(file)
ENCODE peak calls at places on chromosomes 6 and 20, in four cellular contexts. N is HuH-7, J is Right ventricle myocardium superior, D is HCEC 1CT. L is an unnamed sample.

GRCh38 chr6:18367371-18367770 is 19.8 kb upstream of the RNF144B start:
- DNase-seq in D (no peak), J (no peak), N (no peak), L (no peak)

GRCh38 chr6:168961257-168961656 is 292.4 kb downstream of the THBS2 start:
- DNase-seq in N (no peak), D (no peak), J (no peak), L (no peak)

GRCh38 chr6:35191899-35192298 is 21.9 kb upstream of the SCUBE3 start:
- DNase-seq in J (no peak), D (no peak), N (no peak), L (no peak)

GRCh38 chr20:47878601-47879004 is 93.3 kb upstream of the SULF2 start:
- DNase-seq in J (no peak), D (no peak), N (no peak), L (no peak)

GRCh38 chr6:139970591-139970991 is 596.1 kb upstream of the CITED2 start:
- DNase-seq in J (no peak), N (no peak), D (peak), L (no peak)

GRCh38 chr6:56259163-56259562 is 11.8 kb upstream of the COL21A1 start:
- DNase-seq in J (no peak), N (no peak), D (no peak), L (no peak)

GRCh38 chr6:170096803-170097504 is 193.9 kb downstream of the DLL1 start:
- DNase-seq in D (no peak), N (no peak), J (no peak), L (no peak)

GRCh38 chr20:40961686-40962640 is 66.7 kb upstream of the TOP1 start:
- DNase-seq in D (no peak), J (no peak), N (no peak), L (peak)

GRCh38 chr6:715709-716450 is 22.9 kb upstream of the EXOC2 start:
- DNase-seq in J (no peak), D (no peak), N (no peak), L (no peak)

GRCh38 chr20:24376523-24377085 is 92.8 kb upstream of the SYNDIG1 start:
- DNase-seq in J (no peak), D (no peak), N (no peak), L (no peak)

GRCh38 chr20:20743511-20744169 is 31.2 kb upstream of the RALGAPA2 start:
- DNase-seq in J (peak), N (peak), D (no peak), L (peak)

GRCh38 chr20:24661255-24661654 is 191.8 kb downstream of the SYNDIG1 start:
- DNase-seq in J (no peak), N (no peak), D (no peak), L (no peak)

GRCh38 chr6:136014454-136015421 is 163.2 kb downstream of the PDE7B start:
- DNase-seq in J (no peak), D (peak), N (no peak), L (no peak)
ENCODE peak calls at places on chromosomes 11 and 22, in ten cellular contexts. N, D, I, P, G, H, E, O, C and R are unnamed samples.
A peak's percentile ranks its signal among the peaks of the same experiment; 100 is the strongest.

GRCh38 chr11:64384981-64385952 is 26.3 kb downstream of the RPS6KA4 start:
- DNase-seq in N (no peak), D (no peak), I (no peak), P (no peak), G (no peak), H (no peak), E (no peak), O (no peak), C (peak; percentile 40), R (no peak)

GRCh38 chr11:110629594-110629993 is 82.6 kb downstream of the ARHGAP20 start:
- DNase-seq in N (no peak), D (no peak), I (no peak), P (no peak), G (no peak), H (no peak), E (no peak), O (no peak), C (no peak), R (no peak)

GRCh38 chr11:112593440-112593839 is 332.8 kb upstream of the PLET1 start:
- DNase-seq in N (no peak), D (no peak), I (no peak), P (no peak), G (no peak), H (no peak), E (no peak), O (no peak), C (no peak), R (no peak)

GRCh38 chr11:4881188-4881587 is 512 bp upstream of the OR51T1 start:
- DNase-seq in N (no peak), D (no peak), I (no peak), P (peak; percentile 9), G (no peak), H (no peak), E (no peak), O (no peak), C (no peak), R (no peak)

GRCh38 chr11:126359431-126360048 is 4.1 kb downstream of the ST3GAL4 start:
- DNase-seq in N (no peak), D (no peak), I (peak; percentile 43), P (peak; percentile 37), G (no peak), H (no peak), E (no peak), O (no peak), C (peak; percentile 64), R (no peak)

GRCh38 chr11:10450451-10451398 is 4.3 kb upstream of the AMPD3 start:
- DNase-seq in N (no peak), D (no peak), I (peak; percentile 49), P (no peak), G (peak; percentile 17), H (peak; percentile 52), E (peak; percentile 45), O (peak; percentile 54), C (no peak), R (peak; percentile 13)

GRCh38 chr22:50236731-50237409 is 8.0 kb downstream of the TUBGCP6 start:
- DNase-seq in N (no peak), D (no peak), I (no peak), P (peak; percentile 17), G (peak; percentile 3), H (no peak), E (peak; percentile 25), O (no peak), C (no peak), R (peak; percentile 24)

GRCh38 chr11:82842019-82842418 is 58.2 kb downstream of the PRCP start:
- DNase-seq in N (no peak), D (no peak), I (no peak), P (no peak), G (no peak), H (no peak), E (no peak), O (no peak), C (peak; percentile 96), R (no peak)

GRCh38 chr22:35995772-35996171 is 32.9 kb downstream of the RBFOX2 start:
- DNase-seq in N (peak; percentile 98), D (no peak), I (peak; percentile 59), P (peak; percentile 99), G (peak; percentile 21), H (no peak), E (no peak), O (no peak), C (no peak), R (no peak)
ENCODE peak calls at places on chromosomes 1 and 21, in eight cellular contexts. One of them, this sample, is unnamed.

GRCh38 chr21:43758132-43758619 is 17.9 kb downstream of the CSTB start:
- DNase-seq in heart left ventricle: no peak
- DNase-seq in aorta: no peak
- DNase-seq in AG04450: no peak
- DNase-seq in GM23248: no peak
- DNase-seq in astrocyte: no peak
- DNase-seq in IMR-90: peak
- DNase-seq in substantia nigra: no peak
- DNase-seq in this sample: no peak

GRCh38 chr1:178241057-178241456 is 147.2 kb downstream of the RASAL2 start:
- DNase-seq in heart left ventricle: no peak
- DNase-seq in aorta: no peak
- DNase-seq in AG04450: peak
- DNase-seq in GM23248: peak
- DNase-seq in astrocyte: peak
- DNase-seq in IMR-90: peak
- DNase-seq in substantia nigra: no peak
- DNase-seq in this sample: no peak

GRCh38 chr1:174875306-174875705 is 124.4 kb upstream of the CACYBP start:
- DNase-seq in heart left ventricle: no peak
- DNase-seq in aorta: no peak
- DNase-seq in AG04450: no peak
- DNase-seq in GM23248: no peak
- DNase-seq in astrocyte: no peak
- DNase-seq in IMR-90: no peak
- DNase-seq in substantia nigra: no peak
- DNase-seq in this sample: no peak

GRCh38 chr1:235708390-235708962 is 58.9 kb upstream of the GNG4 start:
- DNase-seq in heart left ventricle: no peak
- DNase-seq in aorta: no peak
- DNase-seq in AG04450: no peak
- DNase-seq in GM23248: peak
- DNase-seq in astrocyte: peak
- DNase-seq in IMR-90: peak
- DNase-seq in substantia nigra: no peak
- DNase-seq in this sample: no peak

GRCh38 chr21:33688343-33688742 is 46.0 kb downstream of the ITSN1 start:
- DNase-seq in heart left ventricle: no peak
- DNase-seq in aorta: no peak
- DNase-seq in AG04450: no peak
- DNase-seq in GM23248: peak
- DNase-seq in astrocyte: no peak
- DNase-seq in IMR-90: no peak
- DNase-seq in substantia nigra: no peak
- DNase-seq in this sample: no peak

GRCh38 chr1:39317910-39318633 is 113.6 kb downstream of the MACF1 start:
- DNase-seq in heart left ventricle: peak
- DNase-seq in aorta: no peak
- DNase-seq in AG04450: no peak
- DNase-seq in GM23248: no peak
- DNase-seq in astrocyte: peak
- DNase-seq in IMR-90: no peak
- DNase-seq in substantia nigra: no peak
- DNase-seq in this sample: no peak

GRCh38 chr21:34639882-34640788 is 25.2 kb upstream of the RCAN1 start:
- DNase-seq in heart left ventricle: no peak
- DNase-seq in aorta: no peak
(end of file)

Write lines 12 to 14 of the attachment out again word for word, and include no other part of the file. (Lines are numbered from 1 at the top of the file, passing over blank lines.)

GRCh38 chr6:56259163-56259562 is 11.8 kb upstream of the COL21A1 start:
- DNase-seq in J (no peak), N (no peak), D (no peak), L (no peak)

GRCh38 chr6:170096803-170097504 is 193.9 kb downstream of the DLL1 start: